OpenStudy (anonymous):

Need help with 11 through 18 help anyone http://www.ocs.cnyric.org/webpages/jmelfi/files/GE09S3P1.PDF

5 years ago
terenzreignz (terenzreignz):

For number 14, you have a line AD which is parallel to BC, right, since it's a parallelogram?

5 years ago
OpenStudy (anonymous):

yes I got that

5 years ago
terenzreignz (terenzreignz):

The line AC is a transverse line to this set of parallel lines, so x and angle CAD, which measures 46 degrees, are congruent. Thus, x = 46 degrees.

5 years ago
terenzreignz (terenzreignz):

Because x and angle CAD are alternate interior angles.

5 years ago
terenzreignz (terenzreignz):

Then angle BCD measures 44 + 46 = 90 degrees, making it a right angle. This makes angle BAD a right angle as well. All quadrilaterals have interior angles that sum up to 360 degrees, and in parallelograms, opposite angles are congruent, so angle ABC is a right angle, as well as angle ADC. It's a rectangle.

5 years ago
terenzreignz (terenzreignz):

because all its interior angles are right angles. We know nothing about the lengths of the sides or the angle made by its diagonals, so we cannot say it's a square.

5 years ago
OpenStudy (anonymous):

Is it a rectangle then

5 years ago
terenzreignz (terenzreignz):

Yes, and that's the best we can say about it.

5 years ago
OpenStudy (anonymous):

okay so what would X be

5 years ago
terenzreignz (terenzreignz):

X is alternate interior to the angle measuring 46 degrees, and therefore has the same measure.

5 years ago
OpenStudy (anonymous):

oh ok so can we do number 11

5 years ago
terenzreignz (terenzreignz):

Right... For number 11, you can get the value of x immediately. Ever heard of vertical angles?

5 years ago
OpenStudy (anonymous):

yes isnt it V shape

5 years ago
terenzreignz (terenzreignz):

What's the vertical angle to the angle measuring x-degrees?

5 years ago
terenzreignz (terenzreignz):

Here's an example of a pair of vertical angles: |dw:1359433855891:dw|

5 years ago
terenzreignz (terenzreignz):

So clearly, x and the angle measuring 85 degrees are vertical angles. Vertical angles are always congruent, so x = 85 degrees.

5 years ago
OpenStudy (anonymous):

so the shape would be a square

5 years ago
OpenStudy (anonymous):

then you would subtract 180- 85 then get 95 to be y

5 years ago
terenzreignz (terenzreignz):

No. Remember that for something to be a square (or a rhombus, for that matter), the diagonals must be perpendicular. Are they?

5 years ago
OpenStudy (anonymous):

no

5 years ago
OpenStudy (anonymous):

would it be a parallelogram

5 years ago
terenzreignz (terenzreignz):

No. Let's take a piece of that square, shall we? |dw:1359434202358:dw|

5 years ago
OpenStudy (anonymous):

so it is a square

5 years ago
terenzreignz (terenzreignz):

|dw:1359434270176:dw| THIS is the angle that measures 95 degrees.

5 years ago
terenzreignz (terenzreignz):

They are ALL parallelograms.

5 years ago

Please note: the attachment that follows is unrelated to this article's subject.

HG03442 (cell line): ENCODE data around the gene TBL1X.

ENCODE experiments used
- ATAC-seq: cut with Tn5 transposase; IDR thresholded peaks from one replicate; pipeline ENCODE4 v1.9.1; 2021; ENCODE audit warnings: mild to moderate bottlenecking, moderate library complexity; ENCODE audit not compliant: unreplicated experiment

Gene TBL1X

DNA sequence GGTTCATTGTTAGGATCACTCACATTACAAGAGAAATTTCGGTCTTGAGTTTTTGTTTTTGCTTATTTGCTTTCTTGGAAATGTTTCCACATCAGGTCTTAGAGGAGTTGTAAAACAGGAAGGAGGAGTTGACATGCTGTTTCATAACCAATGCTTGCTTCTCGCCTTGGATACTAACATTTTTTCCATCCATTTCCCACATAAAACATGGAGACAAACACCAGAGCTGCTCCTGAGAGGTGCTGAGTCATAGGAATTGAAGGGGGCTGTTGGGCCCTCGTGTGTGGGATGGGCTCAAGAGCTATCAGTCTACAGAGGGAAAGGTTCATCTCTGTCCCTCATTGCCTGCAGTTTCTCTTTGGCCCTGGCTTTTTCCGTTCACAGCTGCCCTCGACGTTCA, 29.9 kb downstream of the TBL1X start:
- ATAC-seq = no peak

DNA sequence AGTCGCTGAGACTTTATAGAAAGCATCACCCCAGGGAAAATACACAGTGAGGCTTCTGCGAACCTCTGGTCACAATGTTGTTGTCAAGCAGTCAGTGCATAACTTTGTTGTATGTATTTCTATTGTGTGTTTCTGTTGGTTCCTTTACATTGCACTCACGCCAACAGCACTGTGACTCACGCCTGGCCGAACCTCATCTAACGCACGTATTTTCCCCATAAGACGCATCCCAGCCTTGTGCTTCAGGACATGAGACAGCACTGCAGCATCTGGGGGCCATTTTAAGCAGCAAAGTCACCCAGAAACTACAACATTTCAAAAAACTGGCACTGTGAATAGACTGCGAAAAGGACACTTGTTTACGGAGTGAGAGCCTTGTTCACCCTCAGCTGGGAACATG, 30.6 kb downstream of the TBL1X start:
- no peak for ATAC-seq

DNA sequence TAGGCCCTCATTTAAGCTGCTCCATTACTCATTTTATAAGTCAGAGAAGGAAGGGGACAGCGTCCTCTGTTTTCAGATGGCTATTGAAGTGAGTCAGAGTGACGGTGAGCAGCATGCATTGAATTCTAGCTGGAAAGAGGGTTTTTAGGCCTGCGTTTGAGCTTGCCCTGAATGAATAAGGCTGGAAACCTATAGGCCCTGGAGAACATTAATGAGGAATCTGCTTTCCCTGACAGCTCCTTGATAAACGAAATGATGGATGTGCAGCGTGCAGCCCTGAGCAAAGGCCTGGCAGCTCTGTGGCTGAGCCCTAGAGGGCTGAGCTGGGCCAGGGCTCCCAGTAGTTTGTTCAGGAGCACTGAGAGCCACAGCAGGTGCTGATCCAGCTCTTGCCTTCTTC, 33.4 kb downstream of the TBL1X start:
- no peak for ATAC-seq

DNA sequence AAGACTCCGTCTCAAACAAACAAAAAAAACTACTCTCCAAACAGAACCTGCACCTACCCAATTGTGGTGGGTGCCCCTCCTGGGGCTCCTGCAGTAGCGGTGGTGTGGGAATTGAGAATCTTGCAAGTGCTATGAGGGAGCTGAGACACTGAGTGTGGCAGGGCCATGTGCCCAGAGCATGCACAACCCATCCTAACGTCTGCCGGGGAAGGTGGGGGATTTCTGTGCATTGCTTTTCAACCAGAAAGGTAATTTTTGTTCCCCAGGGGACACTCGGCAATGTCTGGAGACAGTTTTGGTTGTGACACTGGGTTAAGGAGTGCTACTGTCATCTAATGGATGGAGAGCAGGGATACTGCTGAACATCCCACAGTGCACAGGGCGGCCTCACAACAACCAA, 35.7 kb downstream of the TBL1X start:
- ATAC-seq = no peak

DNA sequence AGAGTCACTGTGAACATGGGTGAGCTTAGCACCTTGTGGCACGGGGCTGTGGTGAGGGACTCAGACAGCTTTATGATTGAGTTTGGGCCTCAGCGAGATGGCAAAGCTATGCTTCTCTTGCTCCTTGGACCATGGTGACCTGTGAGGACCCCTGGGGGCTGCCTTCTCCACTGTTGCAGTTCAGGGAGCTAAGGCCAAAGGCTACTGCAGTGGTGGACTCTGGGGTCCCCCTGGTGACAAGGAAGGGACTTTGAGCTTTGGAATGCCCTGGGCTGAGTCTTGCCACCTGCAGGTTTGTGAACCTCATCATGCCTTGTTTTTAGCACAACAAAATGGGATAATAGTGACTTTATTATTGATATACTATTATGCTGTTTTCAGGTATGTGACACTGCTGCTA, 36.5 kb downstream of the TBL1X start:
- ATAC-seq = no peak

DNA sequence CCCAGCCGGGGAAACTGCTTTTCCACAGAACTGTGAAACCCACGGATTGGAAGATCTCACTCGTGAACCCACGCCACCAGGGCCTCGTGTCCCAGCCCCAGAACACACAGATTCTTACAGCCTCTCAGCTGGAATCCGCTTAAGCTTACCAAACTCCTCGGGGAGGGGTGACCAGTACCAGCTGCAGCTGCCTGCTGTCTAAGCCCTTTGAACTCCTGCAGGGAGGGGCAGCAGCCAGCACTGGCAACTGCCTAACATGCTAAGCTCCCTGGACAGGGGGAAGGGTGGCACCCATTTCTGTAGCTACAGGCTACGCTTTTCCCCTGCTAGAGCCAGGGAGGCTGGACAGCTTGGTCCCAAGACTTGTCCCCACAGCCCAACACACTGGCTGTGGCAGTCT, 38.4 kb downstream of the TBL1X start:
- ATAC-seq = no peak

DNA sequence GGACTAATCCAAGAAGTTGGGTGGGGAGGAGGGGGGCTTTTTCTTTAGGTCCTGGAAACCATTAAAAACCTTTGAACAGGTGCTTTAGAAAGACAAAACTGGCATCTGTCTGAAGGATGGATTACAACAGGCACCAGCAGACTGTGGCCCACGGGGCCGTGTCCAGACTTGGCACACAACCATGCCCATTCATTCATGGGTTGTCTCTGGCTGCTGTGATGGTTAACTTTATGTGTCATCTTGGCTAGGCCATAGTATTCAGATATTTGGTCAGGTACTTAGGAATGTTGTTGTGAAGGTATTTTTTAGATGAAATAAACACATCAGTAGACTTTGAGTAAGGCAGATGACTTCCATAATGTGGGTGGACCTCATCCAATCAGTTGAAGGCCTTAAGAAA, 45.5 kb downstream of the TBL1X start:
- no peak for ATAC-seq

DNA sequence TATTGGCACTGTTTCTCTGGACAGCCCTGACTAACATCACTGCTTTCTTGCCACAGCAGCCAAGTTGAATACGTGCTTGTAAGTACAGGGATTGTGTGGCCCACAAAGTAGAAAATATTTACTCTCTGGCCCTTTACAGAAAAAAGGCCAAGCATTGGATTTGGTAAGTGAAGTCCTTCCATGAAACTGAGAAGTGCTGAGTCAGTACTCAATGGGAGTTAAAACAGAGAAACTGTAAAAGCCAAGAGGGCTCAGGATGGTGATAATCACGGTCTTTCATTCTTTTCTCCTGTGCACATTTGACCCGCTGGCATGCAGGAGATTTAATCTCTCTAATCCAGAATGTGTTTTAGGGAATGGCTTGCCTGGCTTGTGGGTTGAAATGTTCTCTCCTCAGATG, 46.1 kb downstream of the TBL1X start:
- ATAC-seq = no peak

terenzreignz (terenzreignz):

Again, for it to be a square, the diagonals MUST be perpendicular, and they're not, as you said.

5 years ago
OpenStudy (anonymous):

oh so I was right it is 95

5 years ago
terenzreignz (terenzreignz):

That angle is 95, but that is not y. In particular, since this is an isosceles triangle, then that other angle is also congruent to y |dw:1359434500655:dw|

5 years ago
terenzreignz (terenzreignz):

So, knowing that all triangles have interior angles summing up to 180, you get 95 + y + y = 180 2y = 85 y = 42.5

5 years ago
OpenStudy (anonymous):

oh ok

5 years ago
terenzreignz (terenzreignz):

Also, if you look at it, one of the angles of the parallelogram is right, but it is not a square, therefore, it must be a...?

5 years ago
OpenStudy (anonymous):

parallelogram

5 years ago
OpenStudy (anonymous):

no rectangle

5 years ago
terenzreignz (terenzreignz):

Yeah, it's a rectangle.

5 years ago
OpenStudy (anonymous):

okay and number 15

5 years ago
terenzreignz (terenzreignz):

All sides are congruent. It must at least be a...?

5 years ago
OpenStudy (anonymous):

rectangle

5 years ago
terenzreignz (terenzreignz):

Rhombus, it must least be a rhombus. Now, what we know about rhombuses, their diagonals bisect their interior angles... In particular, that 55 degrees is just half of that corner angle. Also, x is alternate interior to that 55-degree angle, so x is also 55 degrees. Now, we know one corner, as well as its opposite, measure twice 55, and that's 110 degrees apiece. Quadrilaterals have interior angles that measure 360 degrees, so y, as well as its opposite which also measures y degrees, so you get 110 + 110 + y + y = 360 2y + 220 = 360 2y = 140 y = 70

5 years ago
terenzreignz (terenzreignz):

Now, it's a rhombus, but the corners are not right angles, so it's not a square, it's just a rhombus.

5 years ago
OpenStudy (anonymous):

oh ok

5 years ago
OpenStudy (anonymous):

thank you so much i get it

5 years ago
terenzreignz (terenzreignz):

No problem Terence out :)

5 years ago
OpenStudy (anonymous):

ok

5 years ago
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